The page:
Describe one personal habit that contributes to your well-being:

Adult coloring books.

What super power did you discover you had only to realize it was there all the time?

Her voice

What advice would you give to your 25 or 30 year old self?

Slow down, enjoy the moments you have, and support those around you.  

 

Check Out the Links Mentioned in This Episode!

Skylight Santa Fe

Kate for Council Facebook page

 

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037 Discovering The Power of Your Hidden Resources with Rachel Preston Prinz

We all seek to create or contribute to work that aligns with our inner principles. When we contribute to something that matches our sense of morals, we are approaching our working from a pure, authentic place while simultaneously encouraging growth and balance in ourselves. For architecturally-trained preservationist Rachel Prinz, this means using readily available resources to achieve her goals. She does this in her work, by creating architectural projects that use local resources and traditional building techniques, as well as in her internal life, by turning within and finding strength and a positive perspective from her own reserves.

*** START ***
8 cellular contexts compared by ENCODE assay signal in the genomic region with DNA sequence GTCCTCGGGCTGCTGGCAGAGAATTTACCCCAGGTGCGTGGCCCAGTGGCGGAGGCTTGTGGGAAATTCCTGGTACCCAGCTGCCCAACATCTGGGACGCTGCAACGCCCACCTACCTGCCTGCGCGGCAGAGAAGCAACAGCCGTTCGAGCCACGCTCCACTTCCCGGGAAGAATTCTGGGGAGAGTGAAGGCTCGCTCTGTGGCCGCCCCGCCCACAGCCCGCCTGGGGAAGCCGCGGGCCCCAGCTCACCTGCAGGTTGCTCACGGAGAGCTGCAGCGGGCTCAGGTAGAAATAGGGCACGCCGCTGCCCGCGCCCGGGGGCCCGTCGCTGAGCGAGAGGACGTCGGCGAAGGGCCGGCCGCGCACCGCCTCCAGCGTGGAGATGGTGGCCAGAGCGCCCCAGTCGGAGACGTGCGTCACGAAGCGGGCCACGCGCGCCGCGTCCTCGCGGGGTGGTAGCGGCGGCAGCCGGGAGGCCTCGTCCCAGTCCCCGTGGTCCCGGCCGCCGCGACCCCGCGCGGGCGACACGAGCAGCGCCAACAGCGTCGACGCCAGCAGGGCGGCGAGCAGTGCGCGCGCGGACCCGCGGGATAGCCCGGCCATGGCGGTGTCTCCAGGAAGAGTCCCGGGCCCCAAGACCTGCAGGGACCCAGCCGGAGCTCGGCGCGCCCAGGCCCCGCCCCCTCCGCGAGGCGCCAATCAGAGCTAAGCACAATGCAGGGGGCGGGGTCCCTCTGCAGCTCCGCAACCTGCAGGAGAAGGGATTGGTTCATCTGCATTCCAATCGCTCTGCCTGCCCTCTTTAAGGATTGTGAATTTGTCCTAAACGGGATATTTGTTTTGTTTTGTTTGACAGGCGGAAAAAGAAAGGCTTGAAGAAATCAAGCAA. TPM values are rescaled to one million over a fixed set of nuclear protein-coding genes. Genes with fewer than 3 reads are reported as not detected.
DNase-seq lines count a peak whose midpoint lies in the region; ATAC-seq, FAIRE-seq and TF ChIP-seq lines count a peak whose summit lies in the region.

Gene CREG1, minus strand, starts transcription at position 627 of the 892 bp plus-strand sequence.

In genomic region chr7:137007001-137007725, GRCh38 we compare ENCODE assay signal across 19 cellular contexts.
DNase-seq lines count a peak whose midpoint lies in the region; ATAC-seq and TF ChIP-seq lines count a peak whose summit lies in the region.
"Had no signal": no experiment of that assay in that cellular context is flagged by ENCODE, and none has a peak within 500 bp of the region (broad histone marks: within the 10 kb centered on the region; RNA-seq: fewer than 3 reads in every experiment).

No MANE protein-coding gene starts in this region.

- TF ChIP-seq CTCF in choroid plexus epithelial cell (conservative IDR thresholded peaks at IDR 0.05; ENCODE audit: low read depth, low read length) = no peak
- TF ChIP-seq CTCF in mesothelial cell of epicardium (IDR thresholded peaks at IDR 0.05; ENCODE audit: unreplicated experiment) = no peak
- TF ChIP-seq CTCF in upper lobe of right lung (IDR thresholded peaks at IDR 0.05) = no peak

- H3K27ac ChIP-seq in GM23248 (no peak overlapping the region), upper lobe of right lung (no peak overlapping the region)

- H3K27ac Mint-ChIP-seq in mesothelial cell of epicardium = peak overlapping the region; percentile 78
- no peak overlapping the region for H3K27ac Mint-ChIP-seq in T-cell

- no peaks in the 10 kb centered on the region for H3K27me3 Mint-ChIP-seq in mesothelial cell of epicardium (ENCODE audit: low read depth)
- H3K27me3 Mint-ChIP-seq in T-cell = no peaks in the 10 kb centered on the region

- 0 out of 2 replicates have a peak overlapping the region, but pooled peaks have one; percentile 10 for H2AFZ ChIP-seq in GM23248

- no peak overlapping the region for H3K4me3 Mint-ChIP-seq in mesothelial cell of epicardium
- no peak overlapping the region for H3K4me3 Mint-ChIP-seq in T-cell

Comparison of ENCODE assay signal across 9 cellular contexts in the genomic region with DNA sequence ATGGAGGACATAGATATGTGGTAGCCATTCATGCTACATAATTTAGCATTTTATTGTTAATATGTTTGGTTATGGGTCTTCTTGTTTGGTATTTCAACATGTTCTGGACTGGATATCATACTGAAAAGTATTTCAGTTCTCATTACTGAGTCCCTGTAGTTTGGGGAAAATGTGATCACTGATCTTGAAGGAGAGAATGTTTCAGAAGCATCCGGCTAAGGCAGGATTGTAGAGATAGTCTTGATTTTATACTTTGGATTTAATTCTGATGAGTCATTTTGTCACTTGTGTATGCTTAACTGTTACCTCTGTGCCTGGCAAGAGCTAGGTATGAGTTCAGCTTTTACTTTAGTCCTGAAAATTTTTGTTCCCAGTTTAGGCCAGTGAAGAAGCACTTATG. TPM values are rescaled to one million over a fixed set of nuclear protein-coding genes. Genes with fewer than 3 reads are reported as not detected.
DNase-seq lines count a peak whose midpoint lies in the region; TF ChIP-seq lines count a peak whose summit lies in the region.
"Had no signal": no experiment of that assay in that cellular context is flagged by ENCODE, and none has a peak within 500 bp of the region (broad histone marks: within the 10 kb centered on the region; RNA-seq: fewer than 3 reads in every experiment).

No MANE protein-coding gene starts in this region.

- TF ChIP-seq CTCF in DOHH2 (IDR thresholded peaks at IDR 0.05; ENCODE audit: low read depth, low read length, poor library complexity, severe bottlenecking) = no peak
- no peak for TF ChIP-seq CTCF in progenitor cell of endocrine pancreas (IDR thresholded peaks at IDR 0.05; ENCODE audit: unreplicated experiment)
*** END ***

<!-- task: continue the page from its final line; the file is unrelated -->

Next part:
Rachel is an architecturally-trained American author, designer, preservationist, documentary filmmaker, artist and speaker working primarily in sustainability and preservation research and architectural engagement. Rachel has served as a preservation commissioner in Taos, as the host of the UNM-Taos Sustainability Institute, and as co-host of TEDxABQWomen. She has given multiple TEDx and Pecha Kucha talks on modern applications of vernacular design and critical regionalism, landscape preservation, pattern languages, and photography and epicanurism. Rachel gives presentations, tours, and lectures and has writes articles that integrate archaeology, architecture, place, culture, and emerging trends in sustainability. Today I talk with Rachel about the work she does and the importance of using sustainable resources, how she learned to let her intuition guide her, and how she is able to see one of the biggest challenges, a loss of eyesight, as a blessing.